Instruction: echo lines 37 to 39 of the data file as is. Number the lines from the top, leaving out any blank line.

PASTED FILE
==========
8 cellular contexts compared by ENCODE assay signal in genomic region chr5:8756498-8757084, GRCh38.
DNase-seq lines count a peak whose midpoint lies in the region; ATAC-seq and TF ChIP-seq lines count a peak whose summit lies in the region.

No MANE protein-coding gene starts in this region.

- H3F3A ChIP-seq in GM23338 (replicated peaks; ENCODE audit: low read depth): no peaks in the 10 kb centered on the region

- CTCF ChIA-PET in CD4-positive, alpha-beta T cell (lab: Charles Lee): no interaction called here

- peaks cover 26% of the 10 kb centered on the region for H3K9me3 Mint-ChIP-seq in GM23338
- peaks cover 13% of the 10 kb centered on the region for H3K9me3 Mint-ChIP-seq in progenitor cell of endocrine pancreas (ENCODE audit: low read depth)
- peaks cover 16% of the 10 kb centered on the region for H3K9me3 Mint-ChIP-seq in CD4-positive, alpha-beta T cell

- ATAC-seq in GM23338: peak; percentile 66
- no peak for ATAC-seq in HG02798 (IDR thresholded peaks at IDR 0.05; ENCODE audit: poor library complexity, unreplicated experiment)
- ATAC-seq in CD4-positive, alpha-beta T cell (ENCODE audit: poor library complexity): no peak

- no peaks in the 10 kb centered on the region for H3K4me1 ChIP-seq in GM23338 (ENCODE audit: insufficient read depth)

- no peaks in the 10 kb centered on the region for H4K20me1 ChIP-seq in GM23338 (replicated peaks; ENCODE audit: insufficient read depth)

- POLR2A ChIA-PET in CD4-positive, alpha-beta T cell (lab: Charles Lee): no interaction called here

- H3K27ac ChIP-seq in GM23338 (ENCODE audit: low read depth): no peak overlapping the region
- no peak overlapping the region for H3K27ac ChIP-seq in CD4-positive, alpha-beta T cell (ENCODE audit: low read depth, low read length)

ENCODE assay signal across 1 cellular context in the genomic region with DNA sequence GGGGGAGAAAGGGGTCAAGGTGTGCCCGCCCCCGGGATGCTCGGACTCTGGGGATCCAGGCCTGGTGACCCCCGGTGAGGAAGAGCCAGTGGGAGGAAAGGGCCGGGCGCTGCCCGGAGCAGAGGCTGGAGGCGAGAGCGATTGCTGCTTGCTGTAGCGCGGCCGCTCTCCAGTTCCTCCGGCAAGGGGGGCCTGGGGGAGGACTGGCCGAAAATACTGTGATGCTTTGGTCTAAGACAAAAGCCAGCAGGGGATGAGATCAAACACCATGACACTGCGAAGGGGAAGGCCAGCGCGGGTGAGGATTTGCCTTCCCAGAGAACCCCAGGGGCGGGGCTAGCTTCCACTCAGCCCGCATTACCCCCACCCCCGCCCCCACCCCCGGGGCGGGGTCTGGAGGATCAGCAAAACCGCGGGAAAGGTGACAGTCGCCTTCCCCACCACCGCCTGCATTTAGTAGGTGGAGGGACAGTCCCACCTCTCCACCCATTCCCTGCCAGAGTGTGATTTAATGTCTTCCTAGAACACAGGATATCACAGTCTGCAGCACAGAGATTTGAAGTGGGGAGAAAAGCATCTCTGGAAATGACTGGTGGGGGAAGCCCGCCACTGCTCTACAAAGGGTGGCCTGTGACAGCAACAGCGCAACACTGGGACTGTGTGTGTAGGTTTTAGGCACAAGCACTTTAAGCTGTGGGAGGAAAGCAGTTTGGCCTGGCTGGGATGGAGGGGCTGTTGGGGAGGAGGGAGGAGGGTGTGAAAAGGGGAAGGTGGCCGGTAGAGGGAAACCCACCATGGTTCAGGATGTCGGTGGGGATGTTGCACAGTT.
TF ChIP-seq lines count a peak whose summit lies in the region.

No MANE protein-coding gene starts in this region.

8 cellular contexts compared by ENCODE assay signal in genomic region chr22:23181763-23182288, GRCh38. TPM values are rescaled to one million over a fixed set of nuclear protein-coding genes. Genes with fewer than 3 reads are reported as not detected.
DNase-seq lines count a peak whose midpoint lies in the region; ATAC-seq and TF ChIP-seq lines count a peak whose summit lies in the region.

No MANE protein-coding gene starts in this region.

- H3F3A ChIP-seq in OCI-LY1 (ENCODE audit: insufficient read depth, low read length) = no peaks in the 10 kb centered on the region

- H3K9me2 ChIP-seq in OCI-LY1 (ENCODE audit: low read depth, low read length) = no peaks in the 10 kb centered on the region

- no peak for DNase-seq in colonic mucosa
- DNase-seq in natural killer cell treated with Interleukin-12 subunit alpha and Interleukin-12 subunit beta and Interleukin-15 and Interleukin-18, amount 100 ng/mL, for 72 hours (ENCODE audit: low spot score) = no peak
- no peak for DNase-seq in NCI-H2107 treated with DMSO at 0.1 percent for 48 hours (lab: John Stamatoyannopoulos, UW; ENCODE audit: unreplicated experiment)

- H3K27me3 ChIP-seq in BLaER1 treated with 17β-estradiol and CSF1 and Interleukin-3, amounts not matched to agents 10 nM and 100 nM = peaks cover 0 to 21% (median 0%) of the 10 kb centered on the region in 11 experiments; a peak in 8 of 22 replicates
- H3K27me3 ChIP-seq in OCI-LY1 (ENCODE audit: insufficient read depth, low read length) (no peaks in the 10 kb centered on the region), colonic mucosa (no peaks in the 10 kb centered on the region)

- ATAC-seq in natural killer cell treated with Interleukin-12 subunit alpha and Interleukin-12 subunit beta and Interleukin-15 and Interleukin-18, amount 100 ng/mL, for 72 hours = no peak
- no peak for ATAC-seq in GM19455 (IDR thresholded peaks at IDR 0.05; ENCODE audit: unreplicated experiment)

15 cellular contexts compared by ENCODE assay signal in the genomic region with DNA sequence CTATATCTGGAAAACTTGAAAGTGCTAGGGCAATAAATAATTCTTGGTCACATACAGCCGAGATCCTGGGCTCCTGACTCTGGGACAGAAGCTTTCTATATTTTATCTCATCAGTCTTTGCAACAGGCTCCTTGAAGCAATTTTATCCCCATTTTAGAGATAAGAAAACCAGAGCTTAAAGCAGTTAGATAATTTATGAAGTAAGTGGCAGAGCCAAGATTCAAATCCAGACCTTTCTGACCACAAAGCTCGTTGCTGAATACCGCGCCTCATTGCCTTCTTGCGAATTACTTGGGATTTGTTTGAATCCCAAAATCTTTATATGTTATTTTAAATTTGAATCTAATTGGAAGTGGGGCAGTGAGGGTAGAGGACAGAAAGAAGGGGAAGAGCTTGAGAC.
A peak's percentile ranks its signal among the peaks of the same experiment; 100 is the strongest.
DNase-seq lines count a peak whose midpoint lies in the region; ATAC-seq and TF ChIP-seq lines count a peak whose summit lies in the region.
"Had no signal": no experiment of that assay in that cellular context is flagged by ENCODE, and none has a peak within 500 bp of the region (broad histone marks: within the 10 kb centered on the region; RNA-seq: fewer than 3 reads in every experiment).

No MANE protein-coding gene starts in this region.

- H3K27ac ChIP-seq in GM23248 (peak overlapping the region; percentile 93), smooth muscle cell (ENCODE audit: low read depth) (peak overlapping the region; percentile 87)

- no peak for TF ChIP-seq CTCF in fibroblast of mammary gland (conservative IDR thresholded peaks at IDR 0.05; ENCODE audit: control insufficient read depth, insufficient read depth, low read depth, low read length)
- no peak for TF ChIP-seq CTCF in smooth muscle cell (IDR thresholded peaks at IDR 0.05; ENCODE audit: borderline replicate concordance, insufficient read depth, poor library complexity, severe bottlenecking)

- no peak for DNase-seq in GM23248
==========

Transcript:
- H3K27ac ChIP-seq in GM23248 (peak overlapping the region; percentile 93), smooth muscle cell (ENCODE audit: low read depth) (peak overlapping the region; percentile 87)

- no peak for TF ChIP-seq CTCF in fibroblast of mammary gland (conservative IDR thresholded peaks at IDR 0.05; ENCODE audit: control insufficient read depth, insufficient read depth, low read depth, low read length)
- no peak for TF ChIP-seq CTCF in smooth muscle cell (IDR thresholded peaks at IDR 0.05; ENCODE audit: borderline replicate concordance, insufficient read depth, poor library complexity, severe bottlenecking)